My Paris Bridges project is not only about exploring the history of each of the thirty-seven bridges that cross la Seine within the Paris city limits, it’s also about identifying and capturing the characteristic sounds of each bridge.

So, what are the characteristic sounds of the Passerelle Senghor?

Passerelle Senghor – Under the Bridge:

In a previous post about my Paris Bridges project I said that all the Paris bridges have two sets of sounds in common – the sounds of water and the sounds of river and vehicular traffic although these sounds might in some cases vary sufficiently to help identify each bridge. I also said that my challenge is to find other sounds that are unique to each bridge.


Passerelle Senghor – River traffic passing from upstream

The Passerelle Senghor certainly has its fair share of passing river traffic. The boats seem to arrive in clusters from both upstream and downstream. Standing on the Quai des Tuileries there were quite long periods with just the sounds of water and then a clutch of boats would arrive sometimes two or three abreast. The tourist boats of course provide most of the traffic with the Bateaux Mouches, the Vedettes de Paris and the Batobus passing regularly but sometimes very long, very workmanlike, industrial barges also pass by.


Picture taken from the Quai Voltaire looking upstream towards the Passerelle Senghor

The Passerelle Senghor is one of the few bridges in Paris where the sound of river traffic dominates the sound of vehicular traffic for most of the time.

But are there any other characteristic sounds that we might say are unique to this bridge?


Passerelle Senghor – On the bridge looking upstream

Passerelle Senghor – On the Bridge:

I took my microphones onto the bridge to see what I could find. I sat in the centre of the bridge on the top deck facing upstream and began to record.

The voices of people passing by me with snatches of half-heard conversations, which I always find fascinating, punctuated with the sounds of boats passing to and fro directly underneath me and the distant sounds of traffic on the Quai des Tuileries on one side and the Quai Anatole France on the other provided the canvas upon which was painted the unique sounds of the bridge – the sounds of footsteps passing over the exotic wood of the walkway.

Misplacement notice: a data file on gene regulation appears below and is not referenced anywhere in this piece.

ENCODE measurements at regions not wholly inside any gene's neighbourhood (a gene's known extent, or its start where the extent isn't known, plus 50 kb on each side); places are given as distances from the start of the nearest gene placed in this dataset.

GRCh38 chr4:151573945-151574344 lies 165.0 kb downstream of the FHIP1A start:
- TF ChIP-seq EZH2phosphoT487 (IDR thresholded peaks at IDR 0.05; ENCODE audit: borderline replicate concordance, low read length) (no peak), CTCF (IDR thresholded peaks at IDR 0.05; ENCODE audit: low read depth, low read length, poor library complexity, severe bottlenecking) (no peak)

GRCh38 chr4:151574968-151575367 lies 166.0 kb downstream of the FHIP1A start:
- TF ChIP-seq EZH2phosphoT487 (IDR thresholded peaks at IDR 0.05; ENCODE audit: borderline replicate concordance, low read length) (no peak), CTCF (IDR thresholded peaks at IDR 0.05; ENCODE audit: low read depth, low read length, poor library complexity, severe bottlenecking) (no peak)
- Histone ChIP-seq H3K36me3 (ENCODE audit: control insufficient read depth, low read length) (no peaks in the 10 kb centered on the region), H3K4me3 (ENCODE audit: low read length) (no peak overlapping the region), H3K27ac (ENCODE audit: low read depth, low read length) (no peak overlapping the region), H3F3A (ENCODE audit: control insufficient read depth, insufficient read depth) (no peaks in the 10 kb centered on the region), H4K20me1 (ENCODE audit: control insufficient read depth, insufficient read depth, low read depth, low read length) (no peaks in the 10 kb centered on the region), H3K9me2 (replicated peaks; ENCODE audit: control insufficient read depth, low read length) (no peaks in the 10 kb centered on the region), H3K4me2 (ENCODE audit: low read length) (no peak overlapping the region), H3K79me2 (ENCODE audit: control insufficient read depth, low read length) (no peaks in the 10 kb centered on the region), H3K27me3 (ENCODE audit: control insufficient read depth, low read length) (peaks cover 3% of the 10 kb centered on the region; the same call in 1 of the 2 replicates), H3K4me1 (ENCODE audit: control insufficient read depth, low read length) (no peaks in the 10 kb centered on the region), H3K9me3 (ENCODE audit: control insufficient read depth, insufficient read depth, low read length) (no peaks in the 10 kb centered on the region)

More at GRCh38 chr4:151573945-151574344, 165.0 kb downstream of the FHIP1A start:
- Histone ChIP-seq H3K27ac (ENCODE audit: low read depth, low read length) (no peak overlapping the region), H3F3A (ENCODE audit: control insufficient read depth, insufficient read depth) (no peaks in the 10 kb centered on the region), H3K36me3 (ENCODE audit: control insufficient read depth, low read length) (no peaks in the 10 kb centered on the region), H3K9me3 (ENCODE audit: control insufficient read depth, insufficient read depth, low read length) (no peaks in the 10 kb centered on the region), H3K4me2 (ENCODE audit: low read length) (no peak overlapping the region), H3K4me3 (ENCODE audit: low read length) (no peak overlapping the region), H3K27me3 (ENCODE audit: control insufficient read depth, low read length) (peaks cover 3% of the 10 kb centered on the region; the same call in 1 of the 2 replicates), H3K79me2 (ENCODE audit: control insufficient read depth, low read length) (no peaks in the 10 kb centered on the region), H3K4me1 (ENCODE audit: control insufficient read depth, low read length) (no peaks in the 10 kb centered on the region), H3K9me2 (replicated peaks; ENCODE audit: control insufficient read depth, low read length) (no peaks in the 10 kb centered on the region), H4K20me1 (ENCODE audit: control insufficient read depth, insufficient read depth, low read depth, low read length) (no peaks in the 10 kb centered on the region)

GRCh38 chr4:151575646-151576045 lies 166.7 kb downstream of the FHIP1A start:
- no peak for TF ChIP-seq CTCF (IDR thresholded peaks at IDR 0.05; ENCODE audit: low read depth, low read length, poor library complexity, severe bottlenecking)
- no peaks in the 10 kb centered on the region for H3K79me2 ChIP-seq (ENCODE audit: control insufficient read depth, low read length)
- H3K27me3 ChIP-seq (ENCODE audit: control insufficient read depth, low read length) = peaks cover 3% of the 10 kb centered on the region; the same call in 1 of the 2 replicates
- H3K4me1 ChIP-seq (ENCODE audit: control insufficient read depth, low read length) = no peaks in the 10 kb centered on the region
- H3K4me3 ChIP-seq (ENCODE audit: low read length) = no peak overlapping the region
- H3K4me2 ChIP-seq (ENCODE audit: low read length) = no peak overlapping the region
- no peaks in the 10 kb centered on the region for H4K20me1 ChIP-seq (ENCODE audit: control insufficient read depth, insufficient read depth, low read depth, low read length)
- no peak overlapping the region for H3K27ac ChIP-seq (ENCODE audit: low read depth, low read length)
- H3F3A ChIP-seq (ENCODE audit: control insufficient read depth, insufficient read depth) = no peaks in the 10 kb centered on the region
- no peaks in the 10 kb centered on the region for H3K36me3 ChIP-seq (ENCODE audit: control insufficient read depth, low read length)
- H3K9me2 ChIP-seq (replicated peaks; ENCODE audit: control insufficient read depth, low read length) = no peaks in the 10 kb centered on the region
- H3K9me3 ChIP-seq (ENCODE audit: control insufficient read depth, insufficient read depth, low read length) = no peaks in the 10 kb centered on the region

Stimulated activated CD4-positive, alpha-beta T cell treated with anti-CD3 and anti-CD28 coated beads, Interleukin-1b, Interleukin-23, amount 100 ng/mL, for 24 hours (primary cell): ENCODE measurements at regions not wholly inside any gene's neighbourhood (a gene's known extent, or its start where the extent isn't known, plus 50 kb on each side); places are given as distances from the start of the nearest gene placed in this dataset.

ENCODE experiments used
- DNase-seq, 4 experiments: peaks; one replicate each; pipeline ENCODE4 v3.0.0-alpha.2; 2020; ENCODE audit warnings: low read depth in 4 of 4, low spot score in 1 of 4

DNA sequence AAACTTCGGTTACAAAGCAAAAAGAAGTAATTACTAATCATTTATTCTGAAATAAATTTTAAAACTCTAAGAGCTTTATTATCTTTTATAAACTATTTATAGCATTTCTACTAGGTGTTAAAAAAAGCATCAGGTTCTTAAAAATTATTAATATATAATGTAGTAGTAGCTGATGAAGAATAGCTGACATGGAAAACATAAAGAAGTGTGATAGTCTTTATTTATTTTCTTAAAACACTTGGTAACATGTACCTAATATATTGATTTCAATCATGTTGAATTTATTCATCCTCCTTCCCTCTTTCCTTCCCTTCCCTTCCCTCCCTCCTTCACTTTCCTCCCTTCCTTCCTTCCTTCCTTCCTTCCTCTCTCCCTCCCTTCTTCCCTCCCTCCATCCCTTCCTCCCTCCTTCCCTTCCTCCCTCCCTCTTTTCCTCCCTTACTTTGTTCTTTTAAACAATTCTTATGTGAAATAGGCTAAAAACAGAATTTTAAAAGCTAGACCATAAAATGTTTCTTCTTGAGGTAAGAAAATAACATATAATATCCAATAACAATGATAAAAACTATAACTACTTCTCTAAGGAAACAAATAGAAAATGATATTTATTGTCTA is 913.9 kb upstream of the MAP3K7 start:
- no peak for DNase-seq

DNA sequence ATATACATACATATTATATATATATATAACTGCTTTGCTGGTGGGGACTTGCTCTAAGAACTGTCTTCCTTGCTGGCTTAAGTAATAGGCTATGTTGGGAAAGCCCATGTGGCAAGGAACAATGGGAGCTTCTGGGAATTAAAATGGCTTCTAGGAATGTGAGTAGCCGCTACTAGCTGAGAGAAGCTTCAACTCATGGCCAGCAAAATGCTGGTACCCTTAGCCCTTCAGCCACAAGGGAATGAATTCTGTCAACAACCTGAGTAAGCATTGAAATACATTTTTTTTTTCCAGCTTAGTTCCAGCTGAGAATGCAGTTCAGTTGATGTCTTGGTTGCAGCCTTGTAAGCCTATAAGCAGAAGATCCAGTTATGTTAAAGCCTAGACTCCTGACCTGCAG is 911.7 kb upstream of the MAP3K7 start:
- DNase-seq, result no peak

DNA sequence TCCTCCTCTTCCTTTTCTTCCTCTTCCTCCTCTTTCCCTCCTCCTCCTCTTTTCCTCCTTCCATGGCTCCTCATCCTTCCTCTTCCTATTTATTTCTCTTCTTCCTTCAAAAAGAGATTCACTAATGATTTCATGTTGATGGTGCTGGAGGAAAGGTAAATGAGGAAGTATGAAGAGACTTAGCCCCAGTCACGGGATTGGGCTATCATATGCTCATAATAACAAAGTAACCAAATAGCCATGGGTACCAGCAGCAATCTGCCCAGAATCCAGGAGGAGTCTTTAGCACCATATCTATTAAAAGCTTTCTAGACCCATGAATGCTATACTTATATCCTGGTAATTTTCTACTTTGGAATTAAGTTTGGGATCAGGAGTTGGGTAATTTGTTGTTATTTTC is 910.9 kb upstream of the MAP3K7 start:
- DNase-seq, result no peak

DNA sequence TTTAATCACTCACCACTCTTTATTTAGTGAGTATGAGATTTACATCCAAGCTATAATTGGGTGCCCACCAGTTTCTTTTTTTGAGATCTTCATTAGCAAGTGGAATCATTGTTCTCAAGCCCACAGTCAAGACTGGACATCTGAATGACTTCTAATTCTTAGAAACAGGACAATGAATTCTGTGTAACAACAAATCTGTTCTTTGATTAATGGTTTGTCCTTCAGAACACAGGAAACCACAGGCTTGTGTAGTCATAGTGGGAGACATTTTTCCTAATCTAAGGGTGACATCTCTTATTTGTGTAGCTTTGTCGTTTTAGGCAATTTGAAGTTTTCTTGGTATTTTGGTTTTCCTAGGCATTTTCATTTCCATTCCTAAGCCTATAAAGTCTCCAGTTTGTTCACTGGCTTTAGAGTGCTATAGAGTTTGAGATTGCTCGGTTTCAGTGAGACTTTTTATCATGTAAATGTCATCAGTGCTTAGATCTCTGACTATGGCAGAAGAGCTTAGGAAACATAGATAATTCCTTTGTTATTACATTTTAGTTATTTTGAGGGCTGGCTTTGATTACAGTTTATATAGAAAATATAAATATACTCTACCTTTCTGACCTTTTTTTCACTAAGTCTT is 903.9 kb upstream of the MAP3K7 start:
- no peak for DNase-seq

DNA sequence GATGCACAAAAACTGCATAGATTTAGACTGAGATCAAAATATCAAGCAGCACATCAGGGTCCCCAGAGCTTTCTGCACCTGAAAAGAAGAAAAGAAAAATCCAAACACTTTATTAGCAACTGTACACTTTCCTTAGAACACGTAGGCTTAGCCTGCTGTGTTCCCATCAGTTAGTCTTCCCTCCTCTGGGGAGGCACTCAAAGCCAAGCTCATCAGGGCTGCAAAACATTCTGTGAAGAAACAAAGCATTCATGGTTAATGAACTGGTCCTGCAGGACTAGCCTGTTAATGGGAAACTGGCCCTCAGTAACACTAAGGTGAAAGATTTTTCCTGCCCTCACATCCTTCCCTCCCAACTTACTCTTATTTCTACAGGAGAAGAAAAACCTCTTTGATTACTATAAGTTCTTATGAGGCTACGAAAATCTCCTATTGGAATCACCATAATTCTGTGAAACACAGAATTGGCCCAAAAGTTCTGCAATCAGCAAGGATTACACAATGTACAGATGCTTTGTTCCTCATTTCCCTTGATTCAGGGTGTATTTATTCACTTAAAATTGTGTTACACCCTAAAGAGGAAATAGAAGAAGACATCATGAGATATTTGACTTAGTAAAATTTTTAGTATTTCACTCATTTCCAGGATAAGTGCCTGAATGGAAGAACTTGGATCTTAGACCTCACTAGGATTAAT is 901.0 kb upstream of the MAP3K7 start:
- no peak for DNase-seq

Although the sounds of footsteps over the exotic wooden walkways of the Passerelle Senghor certainly are characteristic sounds of this bridge I have to be cautious about saying that they are unique to this bridge.

There is another elegant, modern footbridge crossing la Seine further upstream that also has exotic wooden walkways, the Passerelle Simone de Beauvoir. I have yet to explore this bridge in detail and it could be that the sounds of the footsteps over this bridge are the same, or similar to the sounds of footsteps over the Passerelle Senghor.

Still, distinguishing the subtleties and nuances of the sounds of each of the Paris bridges is one of the things that makes this project so fascinating.


As well has searching for unique sounds on the Passerelle Senghor there is one unique visual feature that I found – this statue of Thomas Jefferson, US ambassador to France from 1785 to 1789 and then President of the United Sates. The statue by the French sculptor, Jean Cardot, was erected on 4th July 2004, American Independence Day.

Here are some more sights of the Passerelle Senghor:















The Pont au Change and its Sounds